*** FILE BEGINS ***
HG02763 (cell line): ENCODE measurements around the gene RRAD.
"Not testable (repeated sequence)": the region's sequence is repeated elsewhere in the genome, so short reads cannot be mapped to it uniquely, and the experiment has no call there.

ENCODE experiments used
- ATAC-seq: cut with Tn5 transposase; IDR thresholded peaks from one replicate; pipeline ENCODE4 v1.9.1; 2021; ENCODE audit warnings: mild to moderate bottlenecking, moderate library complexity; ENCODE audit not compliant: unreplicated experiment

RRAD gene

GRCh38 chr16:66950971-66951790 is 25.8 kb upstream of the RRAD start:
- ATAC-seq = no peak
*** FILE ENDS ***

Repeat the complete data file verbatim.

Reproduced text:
HG02763 (cell line): ENCODE measurements around the gene RRAD.
"Not testable (repeated sequence)": the region's sequence is repeated elsewhere in the genome, so short reads cannot be mapped to it uniquely, and the experiment has no call there.

ENCODE experiments used
- ATAC-seq: cut with Tn5 transposase; IDR thresholded peaks from one replicate; pipeline ENCODE4 v1.9.1; 2021; ENCODE audit warnings: mild to moderate bottlenecking, moderate library complexity; ENCODE audit not compliant: unreplicated experiment

RRAD gene

GRCh38 chr16:66950971-66951790 is 25.8 kb upstream of the RRAD start:
- ATAC-seq = no peak